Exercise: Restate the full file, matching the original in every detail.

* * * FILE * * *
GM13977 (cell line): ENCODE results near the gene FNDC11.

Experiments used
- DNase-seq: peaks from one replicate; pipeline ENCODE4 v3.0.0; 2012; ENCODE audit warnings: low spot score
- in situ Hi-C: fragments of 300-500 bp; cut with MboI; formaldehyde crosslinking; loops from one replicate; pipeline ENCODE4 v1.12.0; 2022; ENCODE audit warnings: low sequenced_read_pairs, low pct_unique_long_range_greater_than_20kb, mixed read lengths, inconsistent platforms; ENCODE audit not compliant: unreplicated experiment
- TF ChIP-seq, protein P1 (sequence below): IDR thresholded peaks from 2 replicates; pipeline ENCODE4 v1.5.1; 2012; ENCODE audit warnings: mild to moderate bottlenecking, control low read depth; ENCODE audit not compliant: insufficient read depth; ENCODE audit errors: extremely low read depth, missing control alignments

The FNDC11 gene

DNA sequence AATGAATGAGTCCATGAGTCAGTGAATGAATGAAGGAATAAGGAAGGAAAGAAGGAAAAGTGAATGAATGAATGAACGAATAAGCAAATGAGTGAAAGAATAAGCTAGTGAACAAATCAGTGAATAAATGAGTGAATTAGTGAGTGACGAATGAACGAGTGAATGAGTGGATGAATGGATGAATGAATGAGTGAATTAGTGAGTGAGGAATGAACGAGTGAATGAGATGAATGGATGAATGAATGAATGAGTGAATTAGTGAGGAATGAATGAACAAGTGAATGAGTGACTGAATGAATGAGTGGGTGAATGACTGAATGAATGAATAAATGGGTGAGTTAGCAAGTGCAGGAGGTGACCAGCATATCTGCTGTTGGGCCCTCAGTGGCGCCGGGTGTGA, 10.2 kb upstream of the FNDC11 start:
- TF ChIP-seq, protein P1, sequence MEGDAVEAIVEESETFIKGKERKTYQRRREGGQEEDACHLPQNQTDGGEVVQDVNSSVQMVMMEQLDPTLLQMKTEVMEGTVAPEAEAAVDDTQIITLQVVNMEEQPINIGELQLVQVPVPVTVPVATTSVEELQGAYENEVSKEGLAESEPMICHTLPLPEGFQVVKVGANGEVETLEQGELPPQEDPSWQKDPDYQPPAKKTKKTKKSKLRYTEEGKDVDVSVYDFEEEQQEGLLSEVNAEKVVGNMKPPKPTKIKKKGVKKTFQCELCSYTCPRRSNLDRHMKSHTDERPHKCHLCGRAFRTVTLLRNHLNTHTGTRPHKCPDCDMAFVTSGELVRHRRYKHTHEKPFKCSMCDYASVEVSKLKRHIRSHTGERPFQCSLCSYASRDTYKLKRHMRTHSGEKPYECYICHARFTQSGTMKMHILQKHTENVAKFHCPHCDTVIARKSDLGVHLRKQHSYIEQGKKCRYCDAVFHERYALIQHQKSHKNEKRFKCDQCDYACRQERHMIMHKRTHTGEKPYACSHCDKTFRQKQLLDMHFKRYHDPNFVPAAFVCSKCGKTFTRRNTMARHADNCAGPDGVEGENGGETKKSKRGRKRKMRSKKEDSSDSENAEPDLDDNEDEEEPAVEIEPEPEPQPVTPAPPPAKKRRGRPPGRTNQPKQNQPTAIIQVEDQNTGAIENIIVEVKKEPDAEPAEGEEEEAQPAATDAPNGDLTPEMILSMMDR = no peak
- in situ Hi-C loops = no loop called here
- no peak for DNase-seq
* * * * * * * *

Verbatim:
GM13977 (cell line): ENCODE results near the gene FNDC11.

Experiments used
- DNase-seq: peaks from one replicate; pipeline ENCODE4 v3.0.0; 2012; ENCODE audit warnings: low spot score
- in situ Hi-C: fragments of 300-500 bp; cut with MboI; formaldehyde crosslinking; loops from one replicate; pipeline ENCODE4 v1.12.0; 2022; ENCODE audit warnings: low sequenced_read_pairs, low pct_unique_long_range_greater_than_20kb, mixed read lengths, inconsistent platforms; ENCODE audit not compliant: unreplicated experiment
- TF ChIP-seq, protein P1 (sequence below): IDR thresholded peaks from 2 replicates; pipeline ENCODE4 v1.5.1; 2012; ENCODE audit warnings: mild to moderate bottlenecking, control low read depth; ENCODE audit not compliant: insufficient read depth; ENCODE audit errors: extremely low read depth, missing control alignments

The FNDC11 gene

DNA sequence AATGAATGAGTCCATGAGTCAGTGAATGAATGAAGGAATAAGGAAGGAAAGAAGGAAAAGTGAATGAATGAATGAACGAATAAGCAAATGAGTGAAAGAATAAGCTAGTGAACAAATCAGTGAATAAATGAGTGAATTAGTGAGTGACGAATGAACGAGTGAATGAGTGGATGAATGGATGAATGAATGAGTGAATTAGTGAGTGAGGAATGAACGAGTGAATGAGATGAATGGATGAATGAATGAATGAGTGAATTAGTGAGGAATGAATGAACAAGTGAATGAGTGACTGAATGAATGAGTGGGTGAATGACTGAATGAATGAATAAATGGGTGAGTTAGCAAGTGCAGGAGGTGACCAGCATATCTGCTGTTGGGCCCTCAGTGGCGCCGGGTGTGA, 10.2 kb upstream of the FNDC11 start:
- TF ChIP-seq, protein P1, sequence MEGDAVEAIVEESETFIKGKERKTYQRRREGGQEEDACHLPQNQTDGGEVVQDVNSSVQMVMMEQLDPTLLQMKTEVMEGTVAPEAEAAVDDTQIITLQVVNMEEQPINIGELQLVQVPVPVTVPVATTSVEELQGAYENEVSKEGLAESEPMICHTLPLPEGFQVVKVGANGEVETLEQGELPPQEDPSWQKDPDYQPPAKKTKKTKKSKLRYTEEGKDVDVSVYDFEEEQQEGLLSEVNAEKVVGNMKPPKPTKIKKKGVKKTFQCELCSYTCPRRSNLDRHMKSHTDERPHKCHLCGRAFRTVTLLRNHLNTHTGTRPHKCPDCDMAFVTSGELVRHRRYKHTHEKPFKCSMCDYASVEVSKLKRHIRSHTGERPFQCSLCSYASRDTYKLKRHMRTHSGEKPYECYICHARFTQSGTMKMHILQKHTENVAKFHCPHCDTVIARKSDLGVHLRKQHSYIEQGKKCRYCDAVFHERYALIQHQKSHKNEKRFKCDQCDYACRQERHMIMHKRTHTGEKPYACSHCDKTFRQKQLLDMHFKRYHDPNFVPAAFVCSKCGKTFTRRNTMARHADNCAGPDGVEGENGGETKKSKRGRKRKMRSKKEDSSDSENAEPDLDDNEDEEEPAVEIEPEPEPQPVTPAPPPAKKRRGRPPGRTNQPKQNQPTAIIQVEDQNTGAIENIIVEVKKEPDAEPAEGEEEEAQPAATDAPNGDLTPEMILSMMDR = no peak
- in situ Hi-C loops = no loop called here
- no peak for DNase-seq